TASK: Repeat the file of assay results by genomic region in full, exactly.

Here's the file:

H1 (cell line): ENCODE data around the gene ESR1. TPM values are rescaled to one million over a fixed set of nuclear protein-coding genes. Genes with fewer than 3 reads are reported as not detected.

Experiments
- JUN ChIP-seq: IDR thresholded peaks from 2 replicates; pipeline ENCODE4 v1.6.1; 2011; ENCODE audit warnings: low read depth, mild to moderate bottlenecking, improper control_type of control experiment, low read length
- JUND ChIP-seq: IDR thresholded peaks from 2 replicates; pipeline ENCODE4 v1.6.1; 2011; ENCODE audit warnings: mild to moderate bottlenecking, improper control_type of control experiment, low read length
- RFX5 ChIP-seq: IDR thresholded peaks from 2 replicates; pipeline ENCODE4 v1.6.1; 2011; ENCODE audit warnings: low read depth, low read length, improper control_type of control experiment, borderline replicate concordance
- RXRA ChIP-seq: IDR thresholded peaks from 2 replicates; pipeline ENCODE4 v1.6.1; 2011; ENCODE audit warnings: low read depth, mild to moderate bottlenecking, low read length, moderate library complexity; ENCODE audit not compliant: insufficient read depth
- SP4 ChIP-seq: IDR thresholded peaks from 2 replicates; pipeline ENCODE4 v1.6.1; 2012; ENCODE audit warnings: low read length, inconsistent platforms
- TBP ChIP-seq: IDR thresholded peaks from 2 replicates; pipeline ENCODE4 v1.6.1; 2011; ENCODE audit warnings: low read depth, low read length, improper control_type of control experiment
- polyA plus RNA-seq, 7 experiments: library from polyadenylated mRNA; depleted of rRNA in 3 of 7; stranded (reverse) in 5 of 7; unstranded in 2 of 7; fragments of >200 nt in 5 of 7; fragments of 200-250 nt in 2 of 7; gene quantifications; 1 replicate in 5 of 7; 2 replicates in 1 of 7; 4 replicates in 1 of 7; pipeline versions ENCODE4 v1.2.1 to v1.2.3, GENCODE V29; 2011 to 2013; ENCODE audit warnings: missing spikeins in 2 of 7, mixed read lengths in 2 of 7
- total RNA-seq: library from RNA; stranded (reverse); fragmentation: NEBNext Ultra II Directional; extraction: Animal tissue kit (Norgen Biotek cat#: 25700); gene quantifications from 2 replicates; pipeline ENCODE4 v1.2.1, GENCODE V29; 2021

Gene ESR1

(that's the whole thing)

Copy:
H1 (cell line): ENCODE data around the gene ESR1. TPM values are rescaled to one million over a fixed set of nuclear protein-coding genes. Genes with fewer than 3 reads are reported as not detected.

Experiments
- JUN ChIP-seq: IDR thresholded peaks from 2 replicates; pipeline ENCODE4 v1.6.1; 2011; ENCODE audit warnings: low read depth, mild to moderate bottlenecking, improper control_type of control experiment, low read length
- JUND ChIP-seq: IDR thresholded peaks from 2 replicates; pipeline ENCODE4 v1.6.1; 2011; ENCODE audit warnings: mild to moderate bottlenecking, improper control_type of control experiment, low read length
- RFX5 ChIP-seq: IDR thresholded peaks from 2 replicates; pipeline ENCODE4 v1.6.1; 2011; ENCODE audit warnings: low read depth, low read length, improper control_type of control experiment, borderline replicate concordance
- RXRA ChIP-seq: IDR thresholded peaks from 2 replicates; pipeline ENCODE4 v1.6.1; 2011; ENCODE audit warnings: low read depth, mild to moderate bottlenecking, low read length, moderate library complexity; ENCODE audit not compliant: insufficient read depth
- SP4 ChIP-seq: IDR thresholded peaks from 2 replicates; pipeline ENCODE4 v1.6.1; 2012; ENCODE audit warnings: low read length, inconsistent platforms
- TBP ChIP-seq: IDR thresholded peaks from 2 replicates; pipeline ENCODE4 v1.6.1; 2011; ENCODE audit warnings: low read depth, low read length, improper control_type of control experiment
- polyA plus RNA-seq, 7 experiments: library from polyadenylated mRNA; depleted of rRNA in 3 of 7; stranded (reverse) in 5 of 7; unstranded in 2 of 7; fragments of >200 nt in 5 of 7; fragments of 200-250 nt in 2 of 7; gene quantifications; 1 replicate in 5 of 7; 2 replicates in 1 of 7; 4 replicates in 1 of 7; pipeline versions ENCODE4 v1.2.1 to v1.2.3, GENCODE V29; 2011 to 2013; ENCODE audit warnings: missing spikeins in 2 of 7, mixed read lengths in 2 of 7
- total RNA-seq: library from RNA; stranded (reverse); fragmentation: NEBNext Ultra II Directional; extraction: Animal tissue kit (Norgen Biotek cat#: 25700); gene quantifications from 2 replicates; pipeline ENCODE4 v1.2.1, GENCODE V29; 2021

Gene ESR1